New continuously welded track being installed for high-speed trains.
One of the first major projects for the High-Speed and Intercity Passenger Rail (HSIPR) program, which is underwritten heavily by Recovery Act money, was recently completed.
Upgrades and repairs to 190 miles of track on Amtrak’s Vermonter line were completed not only on time but also within budget, the Department of Transportation (DOT) announced. The project, which received $52.7 million in Recovery funds and $5 million from New England Central Railroad, will result in increased speeds, reduced travel time, greater reliability, and an increased number of trains traveling each day within Vermont, DOT said.
Upgrades included heavier continuously welded rails, repairs to more than 50 bridges, new tie installation, and ballast work. These improvements reduce the scheduled running time by about a half hour; they also increase track weight-capacity from 263,000-pound to 286,000-pound freight cars.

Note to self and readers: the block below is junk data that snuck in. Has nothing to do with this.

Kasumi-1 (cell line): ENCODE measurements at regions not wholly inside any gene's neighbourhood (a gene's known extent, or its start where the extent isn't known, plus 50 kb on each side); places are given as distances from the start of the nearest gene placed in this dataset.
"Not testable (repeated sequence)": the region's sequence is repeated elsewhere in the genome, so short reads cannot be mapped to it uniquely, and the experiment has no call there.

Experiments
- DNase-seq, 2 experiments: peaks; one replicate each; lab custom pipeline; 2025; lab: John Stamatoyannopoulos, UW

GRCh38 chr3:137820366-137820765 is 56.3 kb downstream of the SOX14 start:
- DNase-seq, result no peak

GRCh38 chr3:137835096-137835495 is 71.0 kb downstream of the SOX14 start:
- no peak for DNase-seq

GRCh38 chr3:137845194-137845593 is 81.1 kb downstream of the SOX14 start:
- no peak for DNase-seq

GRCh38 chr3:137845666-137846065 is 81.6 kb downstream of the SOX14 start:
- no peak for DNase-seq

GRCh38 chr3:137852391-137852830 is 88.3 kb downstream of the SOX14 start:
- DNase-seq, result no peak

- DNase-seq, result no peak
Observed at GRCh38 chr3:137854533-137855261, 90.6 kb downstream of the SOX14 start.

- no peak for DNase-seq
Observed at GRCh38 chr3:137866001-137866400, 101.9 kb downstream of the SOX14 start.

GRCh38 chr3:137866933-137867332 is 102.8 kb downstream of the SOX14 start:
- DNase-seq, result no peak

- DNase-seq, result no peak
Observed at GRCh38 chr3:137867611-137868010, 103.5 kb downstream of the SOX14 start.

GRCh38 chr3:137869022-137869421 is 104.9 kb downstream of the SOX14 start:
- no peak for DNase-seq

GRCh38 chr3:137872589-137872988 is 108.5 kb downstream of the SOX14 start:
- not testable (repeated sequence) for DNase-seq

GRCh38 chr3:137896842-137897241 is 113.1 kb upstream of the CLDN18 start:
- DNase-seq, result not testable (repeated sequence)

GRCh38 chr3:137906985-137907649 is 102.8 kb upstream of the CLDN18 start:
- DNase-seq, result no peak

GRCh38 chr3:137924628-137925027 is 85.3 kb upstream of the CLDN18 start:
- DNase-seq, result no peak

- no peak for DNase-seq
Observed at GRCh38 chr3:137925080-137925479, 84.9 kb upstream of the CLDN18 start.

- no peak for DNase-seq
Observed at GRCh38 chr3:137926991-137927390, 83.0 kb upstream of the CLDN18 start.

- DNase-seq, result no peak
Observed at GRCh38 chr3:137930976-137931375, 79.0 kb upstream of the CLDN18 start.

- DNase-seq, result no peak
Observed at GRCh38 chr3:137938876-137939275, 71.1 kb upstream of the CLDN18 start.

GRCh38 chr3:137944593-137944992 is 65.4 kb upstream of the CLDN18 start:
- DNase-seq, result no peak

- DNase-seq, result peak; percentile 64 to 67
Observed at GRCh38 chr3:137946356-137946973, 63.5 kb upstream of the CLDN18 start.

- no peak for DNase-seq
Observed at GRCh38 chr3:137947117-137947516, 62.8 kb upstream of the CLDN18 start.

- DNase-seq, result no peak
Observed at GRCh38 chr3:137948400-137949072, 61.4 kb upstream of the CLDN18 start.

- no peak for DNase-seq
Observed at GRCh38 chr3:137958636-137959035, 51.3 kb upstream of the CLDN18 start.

The new rail for the project was produced at Steel Dynamic Inc.’s plant in Columbia City, Indiana.
Map showing planned routes for high speed rail service. (Click for larger image)
DOT’s Federal Railroad Administration (FRA), which oversees the HSIPR program, has partnered with 34 states on 154 projects to build a national high-speed rail system connecting major urban areas. Like the Vermonter project, many involve improving or upgrading existing track and routes. Others involve new construction entirely.
Of the approximately $10 billion in federal money allocated for HSIPR, $8 billion is from the Recovery Act, funding 78 of the 154 total projects. Almost 30 HSIPR-related projects are currently underway. Five, including the Vermonter project, are complete. FRA expects to start another 18 projects within the next six months.
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